The manufacturing foundation of the U.S. wind industry is in good shape but there is room to improve for the coming offshore industry. For instance, there is still potential to cut 30 to 50% on manufacturing processes used to make towers, blades, permanent-magnet generators, and jacket foundations. That is the bottom line from a presentation by Patrick Fullenkamp, Director, Technical Service with the Global Wind Network (formerly Great Lakes Wind Network, www.glwn.org). He made the remarks and more at a welding seminar sponsored by Lincoln Electric. Fullenkamp’s presentation summarized a detailed 165-page study of wind-industry manufacturing capabilities in the U.S., Germany, and China.
The study examined the four components, all sized for 3 to 5-MW turbines. To prepare for the study, Fullenkamp says he generated a value chain – a flow chart that details each step to manufacture each component. Then he visited several factories in each country and “walked the production line to understand their manufacturing steps,” he adds. The purpose was to understand the key factors determining the wind components manufacturing cost and pricing on a global base and to make recommendations that improve the competitiveness of U.S. manufacturers and eventually reduce the installed system costs.
The study examined 22 manufacturers for the four components. “Most companies are current suppliers to land-based operations. In Europe, all manufacturers were producing in the coastal regions and most their product was for the offshore market. They have extra capacity, and with it they supplied to their land-based operations. In China, just about all manufacturing operations are located along waterways, the China Sea and Yangzi River. China, of course, supplies its own market and focuses on exports. So the initial key takeaway is that the U.S. is producing mostly in the central portion of the U.S. For offshore, the opportunities will be in the coastal regions,” says Fullenkamp. He also pointed out that now is the time to make adjustments because two offshore demo projects are slated for the Atlantic coast, and one on the Pacific coast with Principle Power. In addition, 16 other active projects are scheduled for mostly the Atlantic coast.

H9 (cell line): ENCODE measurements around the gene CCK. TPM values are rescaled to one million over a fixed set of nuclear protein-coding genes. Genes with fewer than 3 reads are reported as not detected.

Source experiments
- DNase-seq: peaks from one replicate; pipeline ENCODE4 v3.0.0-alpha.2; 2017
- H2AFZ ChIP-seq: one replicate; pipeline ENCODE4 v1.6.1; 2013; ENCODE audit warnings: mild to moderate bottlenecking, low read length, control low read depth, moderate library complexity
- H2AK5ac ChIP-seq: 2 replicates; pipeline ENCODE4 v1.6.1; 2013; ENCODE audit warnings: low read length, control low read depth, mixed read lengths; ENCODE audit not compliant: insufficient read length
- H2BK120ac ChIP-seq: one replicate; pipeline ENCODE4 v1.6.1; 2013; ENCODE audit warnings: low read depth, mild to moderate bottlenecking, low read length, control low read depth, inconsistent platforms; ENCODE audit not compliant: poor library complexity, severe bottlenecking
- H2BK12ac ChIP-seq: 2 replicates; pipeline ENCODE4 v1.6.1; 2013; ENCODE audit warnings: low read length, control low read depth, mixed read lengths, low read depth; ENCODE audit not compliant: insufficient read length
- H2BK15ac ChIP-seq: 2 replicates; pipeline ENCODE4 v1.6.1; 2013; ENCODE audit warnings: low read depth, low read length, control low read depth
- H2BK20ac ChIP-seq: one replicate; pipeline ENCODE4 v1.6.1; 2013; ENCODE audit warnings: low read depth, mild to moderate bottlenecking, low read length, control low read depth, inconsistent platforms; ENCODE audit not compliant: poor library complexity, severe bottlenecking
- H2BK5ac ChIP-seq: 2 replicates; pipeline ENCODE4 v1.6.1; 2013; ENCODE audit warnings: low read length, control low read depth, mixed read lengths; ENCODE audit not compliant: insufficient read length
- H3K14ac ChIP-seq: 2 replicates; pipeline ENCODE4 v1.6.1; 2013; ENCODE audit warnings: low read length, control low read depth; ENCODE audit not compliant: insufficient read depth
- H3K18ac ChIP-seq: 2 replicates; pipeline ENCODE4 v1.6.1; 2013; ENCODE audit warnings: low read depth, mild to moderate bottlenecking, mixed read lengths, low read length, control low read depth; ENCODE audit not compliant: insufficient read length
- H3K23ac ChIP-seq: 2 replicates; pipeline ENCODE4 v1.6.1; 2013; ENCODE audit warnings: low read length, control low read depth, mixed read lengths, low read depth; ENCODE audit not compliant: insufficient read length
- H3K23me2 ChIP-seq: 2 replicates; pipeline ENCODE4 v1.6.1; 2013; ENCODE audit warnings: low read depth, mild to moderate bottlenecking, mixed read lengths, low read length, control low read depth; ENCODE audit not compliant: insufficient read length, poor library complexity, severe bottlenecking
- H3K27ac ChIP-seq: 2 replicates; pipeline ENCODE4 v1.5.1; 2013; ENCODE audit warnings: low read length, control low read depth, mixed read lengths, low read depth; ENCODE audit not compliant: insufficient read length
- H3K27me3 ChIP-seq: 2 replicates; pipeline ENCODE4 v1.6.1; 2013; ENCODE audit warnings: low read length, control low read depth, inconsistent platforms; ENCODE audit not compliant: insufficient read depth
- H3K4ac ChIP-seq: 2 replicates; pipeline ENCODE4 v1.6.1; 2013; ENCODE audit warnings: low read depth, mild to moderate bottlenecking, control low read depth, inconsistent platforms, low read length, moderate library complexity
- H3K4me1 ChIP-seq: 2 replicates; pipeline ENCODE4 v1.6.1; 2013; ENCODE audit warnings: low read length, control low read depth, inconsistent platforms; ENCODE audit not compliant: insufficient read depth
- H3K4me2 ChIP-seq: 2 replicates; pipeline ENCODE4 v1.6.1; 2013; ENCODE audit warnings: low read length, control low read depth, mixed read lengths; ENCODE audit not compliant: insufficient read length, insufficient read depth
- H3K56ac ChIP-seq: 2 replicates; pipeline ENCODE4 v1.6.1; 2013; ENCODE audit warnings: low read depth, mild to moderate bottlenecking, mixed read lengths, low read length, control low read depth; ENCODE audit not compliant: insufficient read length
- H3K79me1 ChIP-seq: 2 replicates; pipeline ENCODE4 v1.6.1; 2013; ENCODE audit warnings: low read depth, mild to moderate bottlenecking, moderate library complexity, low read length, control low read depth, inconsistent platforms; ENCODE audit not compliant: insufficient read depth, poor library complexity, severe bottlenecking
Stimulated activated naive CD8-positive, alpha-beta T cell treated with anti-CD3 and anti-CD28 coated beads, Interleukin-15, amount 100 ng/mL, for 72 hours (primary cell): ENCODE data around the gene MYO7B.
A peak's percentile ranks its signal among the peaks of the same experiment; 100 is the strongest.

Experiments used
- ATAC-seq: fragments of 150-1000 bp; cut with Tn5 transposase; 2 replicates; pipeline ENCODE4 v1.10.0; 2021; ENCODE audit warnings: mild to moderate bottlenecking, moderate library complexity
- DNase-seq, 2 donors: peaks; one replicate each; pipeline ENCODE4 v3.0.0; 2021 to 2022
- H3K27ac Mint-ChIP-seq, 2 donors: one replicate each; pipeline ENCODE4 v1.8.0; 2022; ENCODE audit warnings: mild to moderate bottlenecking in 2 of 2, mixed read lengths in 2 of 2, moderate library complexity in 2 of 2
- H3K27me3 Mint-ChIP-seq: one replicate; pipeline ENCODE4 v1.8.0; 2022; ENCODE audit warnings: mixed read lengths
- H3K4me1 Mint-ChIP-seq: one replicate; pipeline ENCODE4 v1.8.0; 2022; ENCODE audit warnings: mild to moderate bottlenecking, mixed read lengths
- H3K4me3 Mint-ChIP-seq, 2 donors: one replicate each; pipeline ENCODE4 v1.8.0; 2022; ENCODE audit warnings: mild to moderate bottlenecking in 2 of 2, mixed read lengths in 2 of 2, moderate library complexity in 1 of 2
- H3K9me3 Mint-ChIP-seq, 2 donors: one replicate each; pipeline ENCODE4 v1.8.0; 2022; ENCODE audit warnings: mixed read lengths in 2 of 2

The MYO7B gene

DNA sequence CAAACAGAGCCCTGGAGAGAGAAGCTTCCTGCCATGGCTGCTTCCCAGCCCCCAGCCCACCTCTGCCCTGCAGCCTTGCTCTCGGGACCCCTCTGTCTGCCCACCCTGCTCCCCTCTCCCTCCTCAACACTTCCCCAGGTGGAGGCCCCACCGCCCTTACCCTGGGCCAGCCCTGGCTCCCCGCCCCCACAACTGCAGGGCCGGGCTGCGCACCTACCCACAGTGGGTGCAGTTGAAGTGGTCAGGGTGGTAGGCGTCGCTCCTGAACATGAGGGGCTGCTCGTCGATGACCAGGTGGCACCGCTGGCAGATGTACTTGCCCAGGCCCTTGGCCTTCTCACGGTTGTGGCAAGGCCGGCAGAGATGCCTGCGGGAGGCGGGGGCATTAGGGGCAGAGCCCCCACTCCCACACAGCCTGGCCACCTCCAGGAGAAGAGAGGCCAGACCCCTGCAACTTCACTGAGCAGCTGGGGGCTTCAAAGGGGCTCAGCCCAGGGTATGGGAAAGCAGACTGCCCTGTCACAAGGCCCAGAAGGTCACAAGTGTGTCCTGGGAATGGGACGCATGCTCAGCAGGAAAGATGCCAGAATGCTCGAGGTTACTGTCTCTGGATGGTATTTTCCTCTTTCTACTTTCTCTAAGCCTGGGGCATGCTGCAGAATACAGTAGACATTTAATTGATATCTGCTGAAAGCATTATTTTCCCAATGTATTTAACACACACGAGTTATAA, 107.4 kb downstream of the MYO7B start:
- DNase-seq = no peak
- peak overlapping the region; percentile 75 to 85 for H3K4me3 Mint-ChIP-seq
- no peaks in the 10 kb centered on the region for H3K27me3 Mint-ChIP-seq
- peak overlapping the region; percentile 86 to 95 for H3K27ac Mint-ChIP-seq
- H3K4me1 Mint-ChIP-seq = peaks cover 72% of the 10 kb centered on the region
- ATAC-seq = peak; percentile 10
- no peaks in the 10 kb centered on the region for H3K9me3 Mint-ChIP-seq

For each component, Fullenkamp identifies areas to improve. For instance, jacket foundations are 15% of capital expenditures in an offshore wind farm. For the main lattice, labor and burden or overhead is the major cost drivers at 45 to 49%. Current complex weld-interface curvatures require mostly manual welding. Material is about 29% of costs and it is mostly round pipe.
One of several report recommendations is an R&D initiative to develop a simple connection interface to cut manufacturing costs. The effort would involve tower designers, manufacturers, and welding-equipment suppliers. German engineers found that cast nodes allows simpler cuts and welds on tower tubing. Fullenkamp’s report repeats the analysis for the other components as well.
One final remark was that for 12 to 15 years, Germany has been developing a useful model for establish its offshore industry. The model seems to work. Economists there did a study in 2011 and identified their total value add. For offshore, the figure came to €$5.9 million and that will grow to close to €20 million by 2021. More importantly, German companies are willing to work with U.S. companies to repeat the success in the U.S waters.
The full report is available at www.glwn.org.
Filed Under: Construction, News, Offshore wind, Towers